Adrienne Jansen

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The Campaign

He has picked his spot carefully, right on the edge of the town, under the first of the large trees planted in the sand all those centuries ago. There is a rug of shade, and he sits on it, cross-legged, charcoal burner in front of him, face black with soot.

You smell it before you see him properly, the smell of hot roast chestnuts, and because you are tired and hungry you’ll buy them, even though you don’t like nuts. He shovels some into a brown paper bag, and as he tips himself forward to pass it to you, you notice that he has only one leg. The other is missing above the knee. He is the fifth person you have seen today. So you lean your bicycle against the tree, squat down beside him, and point to his leg. To your surprise he has a little English, and with his hands chopping in the air, and a finger pointing to your bicycle, he manages to tell you the story. He was just this high – his flattened palm shows a child of maybe eight or nine (he is no more than thirteen or fourteen now). He was riding his bicycle (your bicycle is the prop for his explanation) over there – he waves to where the flattened roofs of the town are shimmering in the heat – in the one safe place where there had been no fighting. So he and the others had bike races, did tricks – he pushes himself up off the ground, hops over to your bicycle and shows how he jumps the front wheel, how he skids the back wheel, his face alight – and suddenly boom! he falls on the ground and covers his face with his hands.

It’s another landmine story.

You open your pack, put the chestnuts on top and take out your notebook and pen. You ask him, very carefully, if you might write it down. You have a notebook full of these stories, ammunition for the campaign.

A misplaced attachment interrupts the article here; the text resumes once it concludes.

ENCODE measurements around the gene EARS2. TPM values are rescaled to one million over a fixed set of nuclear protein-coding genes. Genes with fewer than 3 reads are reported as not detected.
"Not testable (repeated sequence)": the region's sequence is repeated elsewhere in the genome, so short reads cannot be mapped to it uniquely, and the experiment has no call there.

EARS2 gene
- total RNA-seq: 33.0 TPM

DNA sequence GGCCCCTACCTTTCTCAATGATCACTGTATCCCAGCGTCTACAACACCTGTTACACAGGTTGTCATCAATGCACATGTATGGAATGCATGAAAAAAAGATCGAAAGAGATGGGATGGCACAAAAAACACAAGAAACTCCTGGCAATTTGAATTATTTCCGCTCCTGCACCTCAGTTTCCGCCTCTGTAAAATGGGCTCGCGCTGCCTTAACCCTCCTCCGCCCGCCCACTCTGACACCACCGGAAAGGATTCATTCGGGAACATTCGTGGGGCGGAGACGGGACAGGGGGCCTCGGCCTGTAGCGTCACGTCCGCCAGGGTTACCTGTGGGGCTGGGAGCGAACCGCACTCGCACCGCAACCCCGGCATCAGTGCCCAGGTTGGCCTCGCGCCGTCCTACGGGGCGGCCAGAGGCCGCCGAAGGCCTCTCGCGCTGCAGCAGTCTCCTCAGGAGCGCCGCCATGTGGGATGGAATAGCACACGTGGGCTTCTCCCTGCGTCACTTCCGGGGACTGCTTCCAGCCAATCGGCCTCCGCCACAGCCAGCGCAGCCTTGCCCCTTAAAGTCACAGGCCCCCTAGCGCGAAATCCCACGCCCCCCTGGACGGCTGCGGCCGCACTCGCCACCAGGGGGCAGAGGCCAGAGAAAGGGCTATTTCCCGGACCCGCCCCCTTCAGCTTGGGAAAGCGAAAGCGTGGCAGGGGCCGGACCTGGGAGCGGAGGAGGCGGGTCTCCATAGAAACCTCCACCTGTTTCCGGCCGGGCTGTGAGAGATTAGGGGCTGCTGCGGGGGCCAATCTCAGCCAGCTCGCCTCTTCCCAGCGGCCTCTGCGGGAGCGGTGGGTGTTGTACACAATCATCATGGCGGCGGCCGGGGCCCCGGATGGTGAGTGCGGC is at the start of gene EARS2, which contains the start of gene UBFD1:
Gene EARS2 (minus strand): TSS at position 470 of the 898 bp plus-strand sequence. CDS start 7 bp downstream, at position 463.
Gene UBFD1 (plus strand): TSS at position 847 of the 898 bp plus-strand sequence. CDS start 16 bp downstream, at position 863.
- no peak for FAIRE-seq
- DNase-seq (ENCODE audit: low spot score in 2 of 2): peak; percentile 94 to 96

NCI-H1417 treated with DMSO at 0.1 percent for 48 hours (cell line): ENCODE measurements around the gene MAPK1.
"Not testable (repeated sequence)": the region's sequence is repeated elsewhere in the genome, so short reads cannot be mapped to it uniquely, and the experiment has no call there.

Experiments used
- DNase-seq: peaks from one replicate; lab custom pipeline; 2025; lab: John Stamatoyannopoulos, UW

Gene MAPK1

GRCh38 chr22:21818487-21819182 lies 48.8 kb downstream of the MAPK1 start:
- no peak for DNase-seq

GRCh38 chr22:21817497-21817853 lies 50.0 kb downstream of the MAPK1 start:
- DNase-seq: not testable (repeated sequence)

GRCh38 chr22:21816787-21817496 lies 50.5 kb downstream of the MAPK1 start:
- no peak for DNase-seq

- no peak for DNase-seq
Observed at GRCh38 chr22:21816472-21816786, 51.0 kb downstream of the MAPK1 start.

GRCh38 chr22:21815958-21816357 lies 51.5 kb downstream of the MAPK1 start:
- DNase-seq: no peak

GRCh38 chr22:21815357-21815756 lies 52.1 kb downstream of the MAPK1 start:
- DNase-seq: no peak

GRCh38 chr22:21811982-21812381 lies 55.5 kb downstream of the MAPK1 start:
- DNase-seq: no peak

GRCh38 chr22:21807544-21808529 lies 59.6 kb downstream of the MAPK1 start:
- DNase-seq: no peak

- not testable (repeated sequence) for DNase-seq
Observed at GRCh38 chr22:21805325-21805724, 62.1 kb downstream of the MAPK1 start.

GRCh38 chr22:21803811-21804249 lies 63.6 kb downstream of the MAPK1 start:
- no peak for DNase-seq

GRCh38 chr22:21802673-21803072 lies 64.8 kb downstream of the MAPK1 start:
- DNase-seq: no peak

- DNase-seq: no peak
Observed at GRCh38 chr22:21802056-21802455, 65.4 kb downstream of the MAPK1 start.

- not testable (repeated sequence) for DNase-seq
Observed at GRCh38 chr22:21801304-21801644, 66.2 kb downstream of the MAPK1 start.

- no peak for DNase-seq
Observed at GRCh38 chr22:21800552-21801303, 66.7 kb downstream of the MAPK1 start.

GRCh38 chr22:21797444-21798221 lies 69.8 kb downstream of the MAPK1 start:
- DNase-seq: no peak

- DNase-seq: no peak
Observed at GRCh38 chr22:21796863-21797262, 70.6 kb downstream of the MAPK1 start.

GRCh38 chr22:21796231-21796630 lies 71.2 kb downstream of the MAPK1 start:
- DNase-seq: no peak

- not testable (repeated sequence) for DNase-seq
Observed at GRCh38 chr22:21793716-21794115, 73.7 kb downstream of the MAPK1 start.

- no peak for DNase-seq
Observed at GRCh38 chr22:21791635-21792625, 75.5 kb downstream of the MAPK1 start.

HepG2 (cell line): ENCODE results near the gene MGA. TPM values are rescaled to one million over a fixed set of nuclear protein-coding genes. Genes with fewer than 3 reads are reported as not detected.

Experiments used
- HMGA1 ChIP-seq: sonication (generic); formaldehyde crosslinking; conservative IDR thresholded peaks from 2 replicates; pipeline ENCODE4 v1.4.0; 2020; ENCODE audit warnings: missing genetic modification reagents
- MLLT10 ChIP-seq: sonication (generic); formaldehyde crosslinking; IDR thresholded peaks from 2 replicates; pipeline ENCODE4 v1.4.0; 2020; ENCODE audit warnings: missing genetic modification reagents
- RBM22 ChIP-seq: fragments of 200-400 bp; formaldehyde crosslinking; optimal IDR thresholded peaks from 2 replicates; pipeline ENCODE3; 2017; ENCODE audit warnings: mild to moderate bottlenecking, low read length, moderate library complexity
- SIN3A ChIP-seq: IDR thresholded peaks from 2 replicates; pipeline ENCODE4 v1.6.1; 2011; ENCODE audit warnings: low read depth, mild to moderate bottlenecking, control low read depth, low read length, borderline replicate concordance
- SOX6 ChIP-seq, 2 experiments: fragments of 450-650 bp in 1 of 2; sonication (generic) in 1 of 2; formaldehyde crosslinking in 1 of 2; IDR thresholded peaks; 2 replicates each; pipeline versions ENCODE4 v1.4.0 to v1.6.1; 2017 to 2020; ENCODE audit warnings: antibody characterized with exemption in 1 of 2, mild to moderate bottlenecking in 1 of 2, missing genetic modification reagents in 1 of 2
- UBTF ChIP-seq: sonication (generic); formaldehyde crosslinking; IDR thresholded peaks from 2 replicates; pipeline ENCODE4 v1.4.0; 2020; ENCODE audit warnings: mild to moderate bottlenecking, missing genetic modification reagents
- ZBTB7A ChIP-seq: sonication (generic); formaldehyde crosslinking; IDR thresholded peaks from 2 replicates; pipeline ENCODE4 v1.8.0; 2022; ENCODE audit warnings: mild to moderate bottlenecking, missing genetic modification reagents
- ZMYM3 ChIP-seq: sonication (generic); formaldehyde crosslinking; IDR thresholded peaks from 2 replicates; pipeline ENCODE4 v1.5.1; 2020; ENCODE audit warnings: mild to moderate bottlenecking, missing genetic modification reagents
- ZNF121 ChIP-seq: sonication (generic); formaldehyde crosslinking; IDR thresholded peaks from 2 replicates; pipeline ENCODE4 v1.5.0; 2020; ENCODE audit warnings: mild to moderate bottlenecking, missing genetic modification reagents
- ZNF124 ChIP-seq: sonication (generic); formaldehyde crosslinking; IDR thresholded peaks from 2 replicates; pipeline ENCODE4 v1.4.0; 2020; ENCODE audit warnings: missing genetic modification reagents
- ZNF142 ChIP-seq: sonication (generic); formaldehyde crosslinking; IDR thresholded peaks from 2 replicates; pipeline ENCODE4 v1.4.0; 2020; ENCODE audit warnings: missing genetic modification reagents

The boy is wary. There can be danger in a paper. Gently you go over the story again. You give him the pen and he draws himself on the bike. Then he gets excited and draws himself over and over, all his wonderful magical tricks, then he draws himself with one leg gone and blood pouring out of the other. And he lies on the ground and covers his face with his hands again.

You can hardly bear to look at him. But this is what the campaign is about. You go to help him but he has no need of that, he levers himself up, hops back to his patch of shade and squats in front of the charcoal burner.


It’s only when you’re in the town that you remember. You forgot to pay him for the nuts.

You should go back.

But it’s very hot. Your head is aching, and you still have to find where you are staying. And it’s only a couple of coins, after all.


The campaign manager is reading your dossier of stories. His diagnosis has given him some urgency to complete the task, but for all that he works with great care.

He looks at the boy’s drawings and smiles. Then he says, ‘He’s very young. You need to be careful. These people mustn’t feel that we’re using them.’

‘Of course,’ you say. ‘Of course. I bought some chestnuts from him.’

‘Excellent,’ he says. ‘Just how it should be.’

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